Skip to content
Join our Newsletter

Famous Coquitlam Halloween House ending 20-year tradition with one final fundraiser

Each October for the past 20 years, Vickie Ayers and her parents built a haunted house at their Coquitlam home.
Vickie Ayers (photographed in 2018) looks for the perfect spot to add another spooky decoration outside her family's home at 443 Draycott St. in Coquitlam. She and her family will sell the Halloween items on Sept. 18 and 19.

Each October for the past 20 years, Vickie Ayers and her parents built a haunted house at their Coquitlam home.

Their aim was two-fold: To enchant young families in the lead up to Halloween and to raise money for Variety - The Children’s Charity.

The Coquitlam Halloween House, located at 443 Draycott St., was a well-known seasonal fixture, attracting visitors as far as Tsawwassen and West Vancouver.

It also built community spirit, said Ayers’ mother, Lucille, with neighbours gathering every year to see the new decorations as well as make a donation to the organization that supports B.C. kids with medical care and services.

But with the COVID-19 pandemic lockdown last year — compounded with personal medical challenges — Vickie Ayers decided not to re-create her famous Halloween scene.

And with the provincial health restrictions continuing this year, the 53-year-old woman thought it was time to wind down her haunted house for good, after collecting a total of $114,000 for the cause — about one-fifth of what’s she’s brought in for Variety over the past 43 years.

On Sept. 18 and 19, from 9 a.m. to 4 p.m., Ayers will host a yard sale to sell the remaining Halloween decorations from her annual operation, with proceeds going to Variety.

Many items are one-of-a-kind, Lucille Ayers said, noting most were donated by family-run businesses, as well as Save-On-Foods and Safeway, after Halloween ended to get rid of their left-over stock.

Other items came in from people who were moving away or from strangers, she said; one man arrived at their home one year with a fake coffin in the back of his truck.

In fact, the Ayers gained so many Halloween pieces over the two decades that they had a hard time finding places to store them, after the crawlspace and garage were stuffed (the bigger objects were placed under a tarp, at the side of their home).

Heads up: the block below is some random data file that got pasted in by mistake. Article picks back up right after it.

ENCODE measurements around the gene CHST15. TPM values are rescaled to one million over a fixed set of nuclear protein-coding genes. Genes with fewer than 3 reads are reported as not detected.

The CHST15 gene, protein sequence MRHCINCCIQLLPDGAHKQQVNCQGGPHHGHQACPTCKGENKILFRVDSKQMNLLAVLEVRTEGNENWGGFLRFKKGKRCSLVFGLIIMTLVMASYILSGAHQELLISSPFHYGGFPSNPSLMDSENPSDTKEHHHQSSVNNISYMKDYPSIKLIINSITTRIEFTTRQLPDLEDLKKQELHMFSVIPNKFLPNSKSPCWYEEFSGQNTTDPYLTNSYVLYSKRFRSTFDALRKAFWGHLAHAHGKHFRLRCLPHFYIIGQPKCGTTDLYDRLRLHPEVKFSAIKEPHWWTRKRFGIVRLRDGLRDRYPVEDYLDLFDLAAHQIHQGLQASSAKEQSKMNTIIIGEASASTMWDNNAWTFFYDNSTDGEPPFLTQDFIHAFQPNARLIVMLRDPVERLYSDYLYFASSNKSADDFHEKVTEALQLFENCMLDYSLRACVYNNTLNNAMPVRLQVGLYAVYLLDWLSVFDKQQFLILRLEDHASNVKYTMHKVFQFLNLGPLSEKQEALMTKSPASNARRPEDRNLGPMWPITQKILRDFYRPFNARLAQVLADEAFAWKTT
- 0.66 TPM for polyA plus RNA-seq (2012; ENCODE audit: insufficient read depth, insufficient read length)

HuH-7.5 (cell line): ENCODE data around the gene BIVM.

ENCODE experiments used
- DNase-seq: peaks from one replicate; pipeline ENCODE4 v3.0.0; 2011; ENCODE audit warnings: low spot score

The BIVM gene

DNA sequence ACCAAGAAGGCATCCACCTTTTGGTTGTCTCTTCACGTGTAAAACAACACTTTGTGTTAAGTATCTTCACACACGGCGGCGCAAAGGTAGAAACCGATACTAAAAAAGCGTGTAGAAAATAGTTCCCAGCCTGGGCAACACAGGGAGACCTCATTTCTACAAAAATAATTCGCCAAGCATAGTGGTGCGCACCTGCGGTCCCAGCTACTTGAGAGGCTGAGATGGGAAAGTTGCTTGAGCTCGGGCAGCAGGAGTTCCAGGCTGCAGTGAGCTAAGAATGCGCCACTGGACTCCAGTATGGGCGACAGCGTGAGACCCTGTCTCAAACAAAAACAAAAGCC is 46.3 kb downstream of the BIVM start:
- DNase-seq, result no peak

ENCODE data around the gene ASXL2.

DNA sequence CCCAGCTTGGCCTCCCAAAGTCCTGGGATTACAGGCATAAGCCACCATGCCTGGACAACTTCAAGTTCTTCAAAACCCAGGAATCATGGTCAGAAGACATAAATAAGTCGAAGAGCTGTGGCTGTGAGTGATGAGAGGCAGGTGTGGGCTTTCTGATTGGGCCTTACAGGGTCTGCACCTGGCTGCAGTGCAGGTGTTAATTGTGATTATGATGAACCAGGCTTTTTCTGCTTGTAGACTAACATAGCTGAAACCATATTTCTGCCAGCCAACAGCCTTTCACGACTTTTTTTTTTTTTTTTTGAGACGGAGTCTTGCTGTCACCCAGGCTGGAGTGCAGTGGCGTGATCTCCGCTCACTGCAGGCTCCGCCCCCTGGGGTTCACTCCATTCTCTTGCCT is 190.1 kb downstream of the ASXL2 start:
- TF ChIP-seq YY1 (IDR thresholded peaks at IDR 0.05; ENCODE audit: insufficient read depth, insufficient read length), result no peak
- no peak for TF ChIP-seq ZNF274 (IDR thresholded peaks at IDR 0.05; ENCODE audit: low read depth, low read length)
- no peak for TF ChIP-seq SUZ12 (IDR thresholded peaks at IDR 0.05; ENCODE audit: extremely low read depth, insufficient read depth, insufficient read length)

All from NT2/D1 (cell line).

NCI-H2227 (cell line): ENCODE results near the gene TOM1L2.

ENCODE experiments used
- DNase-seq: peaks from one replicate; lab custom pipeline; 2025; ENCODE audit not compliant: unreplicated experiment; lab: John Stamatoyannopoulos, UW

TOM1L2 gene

But putting them up and packing them away each year got tough, said Lucille Ayers who, like her husband, Barry, is 82 years old.

“With the pandemic and everything happening, we just thought, ‘We can’t do it anymore.’ We’ve told Variety. I guess all good things come to an end.”

But while the haunted house is closing, Vickie Ayers will continue with her other “B” projects for Variety: Bottle drives (donations will be accepted at their Halloween decoration yard sale); barbecues; and bocce invitational tournaments.

“Vickie is an inspiration to us all because of her incredible generosity, positivity and kind heart,” Variety CEO Cally Wesson told the Tri-City News.

“And now with her and her family’s iconic haunted Halloween house closing its doors, it truly is the end of an era. We’re extremely appreciative for all they’ve done to help transform the lives of local kids with special needs throughout the Tri-Cities.”

Vickie Ayers started with her Variety campaigns at the age of 10, in response to her younger brother’s autism challenges.

Today, Lucille Ayers said, her son, David, 49, lives in his own apartment, can hold a small job and is active in the community.

She credits Vickie, who has learning disabilities and had a stroke six years ago, for helping the charity provide essential care for children in need with mobility and communication equipment and therapies, and education, among other things.

“Vickie had a dream and, as parents, we did what could to support her,” Lucille Ayers said.

“This was her focus. She did not hesitate to ask for help and people responded. That was the magic that Vickie has. It draws people in.”

“She’s got the biggest heart and she’s always got a smile on her face.”

Lucille Ayers said she’ll miss the Coquitlam Haunted House, too, and the families that swung by each year; many arrived 20 years ago with their babies and have made it a tradition to visit 443 Draycott St. at Halloween.

They only had a couple of minor incidents over the years with their display but, being close to a school, “I think we were spared from being targeted because all of the kids knew us. There was goodwill.”

“We’ve had some good memories.”

The Coquitlam Halloween House yard sale takes place Sept. 18 and 19 from 9 a.m. to 4 p.m. For more information, you can visit the Coquitlam Halloween House website.